Aspergillus oryzae characteristics, morphology and uses

Anthony Golden

Aspergillus oryzae, also known as kōji, it is a microscopic, aerobic and filamentous fungus, of the class Ascomycetes, which belongs to the "noble" molds. This species has been used for millennia in Chinese, Japanese and other East Asian countries, especially to ferment soybeans and rice..

The A. oryzae mushroom has been cultivated for food for more than 2,000 years by the Chinese, who called it qū or qü (ch 'u) (Barbesgaard et al. 1992). In the medieval period the Japanese learned from the Chinese and called it kōji.

By Yulianna.x [CC BY-SA 4.0 (], from Wikimedia Commons

At the end of the 19th century the western world became aware of this fungus; German professor Herman Ahlburg, who had been invited to teach at the Tokyo School of Medicine, analyzed the kōji ferment used in making sake.

He identified a mold on kōji which he named Eurotium oryzae (in 1876) and was later renamed in 1883 by the German microbiologist Ferdinand Julius Cohn as Aspergillus oryzae.

Article index

  • 1 Taxonomy
  • 2 Morphology
  • 3 Genetics
  • 4 Biogeography
  • 5 Traditional uses and the biotechnology industry
  • 6 Bibliography


  • Domain: Eukaryota.
  • Fungi kingdom.
  • Phylum: Ascomycota.
  • Subphylum: Pezizomycotina.
  • Class: Eurotiomycetes.
  • Order: Eurotiales.
  • Family: Trichocomaceae.
  • Genus: Aspergillus.


Initially, the culture of the fungus shows a whitish color, then it turns yellowish-green. Sexual reproduction has not been observed in this mold, but asexual spores (conidia) are easy to distinguish and are released into the air.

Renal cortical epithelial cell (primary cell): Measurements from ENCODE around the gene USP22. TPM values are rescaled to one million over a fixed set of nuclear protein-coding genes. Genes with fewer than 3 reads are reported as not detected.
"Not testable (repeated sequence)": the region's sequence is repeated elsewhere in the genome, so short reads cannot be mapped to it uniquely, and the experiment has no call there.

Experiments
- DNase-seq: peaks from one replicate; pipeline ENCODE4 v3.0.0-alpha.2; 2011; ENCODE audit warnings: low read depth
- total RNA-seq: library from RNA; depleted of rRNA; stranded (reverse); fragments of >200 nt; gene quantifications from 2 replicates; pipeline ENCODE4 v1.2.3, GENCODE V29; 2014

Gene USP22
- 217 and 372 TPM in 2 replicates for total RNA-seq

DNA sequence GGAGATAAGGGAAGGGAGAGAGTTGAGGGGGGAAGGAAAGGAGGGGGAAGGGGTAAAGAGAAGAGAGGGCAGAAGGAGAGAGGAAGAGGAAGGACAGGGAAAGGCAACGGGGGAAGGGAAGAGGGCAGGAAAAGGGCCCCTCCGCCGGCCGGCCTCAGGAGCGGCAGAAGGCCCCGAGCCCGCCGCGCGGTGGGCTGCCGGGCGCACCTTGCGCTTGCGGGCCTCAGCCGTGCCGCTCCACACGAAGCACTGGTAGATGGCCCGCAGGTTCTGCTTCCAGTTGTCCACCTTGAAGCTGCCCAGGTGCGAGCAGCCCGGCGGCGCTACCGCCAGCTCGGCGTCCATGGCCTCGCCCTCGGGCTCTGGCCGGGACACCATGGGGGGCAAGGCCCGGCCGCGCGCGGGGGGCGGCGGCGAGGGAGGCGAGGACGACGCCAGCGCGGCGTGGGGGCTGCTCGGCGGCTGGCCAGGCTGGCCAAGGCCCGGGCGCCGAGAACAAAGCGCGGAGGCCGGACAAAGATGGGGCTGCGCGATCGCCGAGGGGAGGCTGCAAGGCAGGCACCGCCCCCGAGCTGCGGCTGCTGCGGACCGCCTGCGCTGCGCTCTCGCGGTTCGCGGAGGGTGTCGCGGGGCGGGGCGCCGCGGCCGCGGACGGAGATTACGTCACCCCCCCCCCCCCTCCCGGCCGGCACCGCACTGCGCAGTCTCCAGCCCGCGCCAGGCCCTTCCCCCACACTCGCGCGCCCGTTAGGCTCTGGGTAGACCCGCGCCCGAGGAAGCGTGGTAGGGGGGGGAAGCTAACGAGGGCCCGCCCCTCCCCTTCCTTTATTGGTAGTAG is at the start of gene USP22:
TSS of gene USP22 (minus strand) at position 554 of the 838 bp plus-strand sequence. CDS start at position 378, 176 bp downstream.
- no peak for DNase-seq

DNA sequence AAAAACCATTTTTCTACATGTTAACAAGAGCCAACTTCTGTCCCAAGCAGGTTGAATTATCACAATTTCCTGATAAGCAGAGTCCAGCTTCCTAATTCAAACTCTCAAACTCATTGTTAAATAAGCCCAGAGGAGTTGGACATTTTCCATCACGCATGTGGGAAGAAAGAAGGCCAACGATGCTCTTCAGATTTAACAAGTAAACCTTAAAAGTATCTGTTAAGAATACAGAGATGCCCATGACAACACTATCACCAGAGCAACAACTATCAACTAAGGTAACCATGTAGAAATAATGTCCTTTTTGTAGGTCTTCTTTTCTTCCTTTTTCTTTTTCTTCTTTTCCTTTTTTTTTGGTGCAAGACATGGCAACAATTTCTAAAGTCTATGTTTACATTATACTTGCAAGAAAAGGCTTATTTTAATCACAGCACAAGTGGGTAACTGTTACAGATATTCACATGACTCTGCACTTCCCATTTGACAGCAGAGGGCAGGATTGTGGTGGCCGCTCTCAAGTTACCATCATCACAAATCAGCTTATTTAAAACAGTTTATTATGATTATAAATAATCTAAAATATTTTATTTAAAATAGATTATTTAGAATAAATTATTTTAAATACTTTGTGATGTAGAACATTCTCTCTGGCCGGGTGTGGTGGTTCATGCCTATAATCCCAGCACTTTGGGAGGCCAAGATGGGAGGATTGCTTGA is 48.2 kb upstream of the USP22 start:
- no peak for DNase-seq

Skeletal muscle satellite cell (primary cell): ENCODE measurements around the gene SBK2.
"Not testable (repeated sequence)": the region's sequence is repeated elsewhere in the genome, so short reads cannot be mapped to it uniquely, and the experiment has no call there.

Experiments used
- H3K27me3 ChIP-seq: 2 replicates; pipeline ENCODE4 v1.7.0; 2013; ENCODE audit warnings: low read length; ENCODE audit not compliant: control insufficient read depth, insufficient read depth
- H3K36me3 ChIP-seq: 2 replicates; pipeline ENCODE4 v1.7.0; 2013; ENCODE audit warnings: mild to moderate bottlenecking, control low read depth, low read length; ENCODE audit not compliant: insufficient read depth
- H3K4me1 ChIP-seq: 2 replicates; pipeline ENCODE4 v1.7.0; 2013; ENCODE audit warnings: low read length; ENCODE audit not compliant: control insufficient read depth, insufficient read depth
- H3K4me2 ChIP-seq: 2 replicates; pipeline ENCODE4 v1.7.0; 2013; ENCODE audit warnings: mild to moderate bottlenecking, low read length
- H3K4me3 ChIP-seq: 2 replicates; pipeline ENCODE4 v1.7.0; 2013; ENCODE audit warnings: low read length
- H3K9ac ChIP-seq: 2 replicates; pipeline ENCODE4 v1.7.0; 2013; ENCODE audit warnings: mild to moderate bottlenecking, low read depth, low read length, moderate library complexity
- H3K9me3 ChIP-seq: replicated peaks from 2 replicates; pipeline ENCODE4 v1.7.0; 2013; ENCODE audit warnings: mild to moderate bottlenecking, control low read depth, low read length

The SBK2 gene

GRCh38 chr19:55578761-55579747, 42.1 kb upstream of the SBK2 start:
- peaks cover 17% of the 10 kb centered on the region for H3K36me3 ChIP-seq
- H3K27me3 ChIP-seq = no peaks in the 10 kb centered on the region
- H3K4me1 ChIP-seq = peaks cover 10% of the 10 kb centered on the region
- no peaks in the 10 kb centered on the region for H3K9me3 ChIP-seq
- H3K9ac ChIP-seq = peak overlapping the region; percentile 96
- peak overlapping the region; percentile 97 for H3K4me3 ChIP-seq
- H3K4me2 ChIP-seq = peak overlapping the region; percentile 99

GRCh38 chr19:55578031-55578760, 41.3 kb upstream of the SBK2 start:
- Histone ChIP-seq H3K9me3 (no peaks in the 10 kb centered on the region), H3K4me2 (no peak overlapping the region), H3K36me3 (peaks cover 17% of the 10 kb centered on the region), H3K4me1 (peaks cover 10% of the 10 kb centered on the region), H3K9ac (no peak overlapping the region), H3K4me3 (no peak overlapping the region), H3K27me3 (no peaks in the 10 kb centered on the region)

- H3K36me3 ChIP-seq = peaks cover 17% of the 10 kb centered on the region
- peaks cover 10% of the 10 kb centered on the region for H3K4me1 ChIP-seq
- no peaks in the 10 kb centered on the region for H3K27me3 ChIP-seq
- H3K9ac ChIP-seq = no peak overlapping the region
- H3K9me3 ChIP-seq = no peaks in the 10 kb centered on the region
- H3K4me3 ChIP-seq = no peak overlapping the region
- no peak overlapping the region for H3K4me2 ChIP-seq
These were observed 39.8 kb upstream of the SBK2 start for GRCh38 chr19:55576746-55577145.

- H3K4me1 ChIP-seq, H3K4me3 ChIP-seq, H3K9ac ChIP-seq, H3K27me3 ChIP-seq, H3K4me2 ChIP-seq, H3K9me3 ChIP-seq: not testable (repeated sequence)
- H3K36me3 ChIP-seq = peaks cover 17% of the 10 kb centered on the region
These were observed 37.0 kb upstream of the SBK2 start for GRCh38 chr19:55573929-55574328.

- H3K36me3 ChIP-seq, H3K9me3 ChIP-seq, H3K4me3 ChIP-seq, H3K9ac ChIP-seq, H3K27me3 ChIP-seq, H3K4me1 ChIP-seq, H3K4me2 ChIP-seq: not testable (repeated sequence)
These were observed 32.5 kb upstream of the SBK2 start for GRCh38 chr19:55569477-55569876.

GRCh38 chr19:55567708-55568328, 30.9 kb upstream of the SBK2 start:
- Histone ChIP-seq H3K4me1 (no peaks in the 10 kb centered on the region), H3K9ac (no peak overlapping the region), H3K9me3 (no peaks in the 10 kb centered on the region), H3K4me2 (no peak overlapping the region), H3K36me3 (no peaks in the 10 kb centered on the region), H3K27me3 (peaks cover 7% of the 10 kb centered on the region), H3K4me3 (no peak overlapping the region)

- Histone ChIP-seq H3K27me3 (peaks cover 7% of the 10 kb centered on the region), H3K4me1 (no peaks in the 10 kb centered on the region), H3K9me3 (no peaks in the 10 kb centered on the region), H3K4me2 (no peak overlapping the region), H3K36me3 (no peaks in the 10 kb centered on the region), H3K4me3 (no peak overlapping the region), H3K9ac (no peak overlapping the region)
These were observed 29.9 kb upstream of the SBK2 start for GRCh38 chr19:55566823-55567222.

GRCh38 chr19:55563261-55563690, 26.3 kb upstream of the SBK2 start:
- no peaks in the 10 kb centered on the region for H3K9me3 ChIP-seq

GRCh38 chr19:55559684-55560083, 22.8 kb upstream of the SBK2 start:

The conidiophores are hyaline and mostly have rough walls. Some isolates are predominantly uniseriate, others predominantly biseriate. The conidia are large and smooth or finely rough. Optimal growth temperature is 32-36 ° C.

Compared to A. flavus, the mycelium of A. oryzae is more flocculent, usually turning olive or brown with age, while the colonies of A. flavus retain their bright greenish-yellow color..

Sporulation of A. oryzae is rarer and conidia are larger, with a diameter of 7 µm or more compared to 6.5 µm for A. flavus. The two species are easy to confuse; to distinguish them accurately, several characters must be used simultaneously (Klich and Pitt 1988).


The A. oryzae genome sequencing, shrouded in mystery for decades, was finally published in 2005 by a team that included 19 institutions in Japan, including the Brewing Association, Tohoku University, the University of Agriculture and Technology in Japan. Tokyo (Machida et al. 2005).

Its genetic material, with 8 chromosomes of 37 million base pairs (104 genes), has 30% more genes than A. fumigatus and A. nidulans.

These additional genes are believed to be involved in the synthesis and transport of many secondary metabolites that are not directly involved in normal growth and reproduction, and were acquired throughout the domestication process..

Comparison of various Aspergillus genomes revealed that A. oryzae and A. fumigatus contained similar sex-like genes.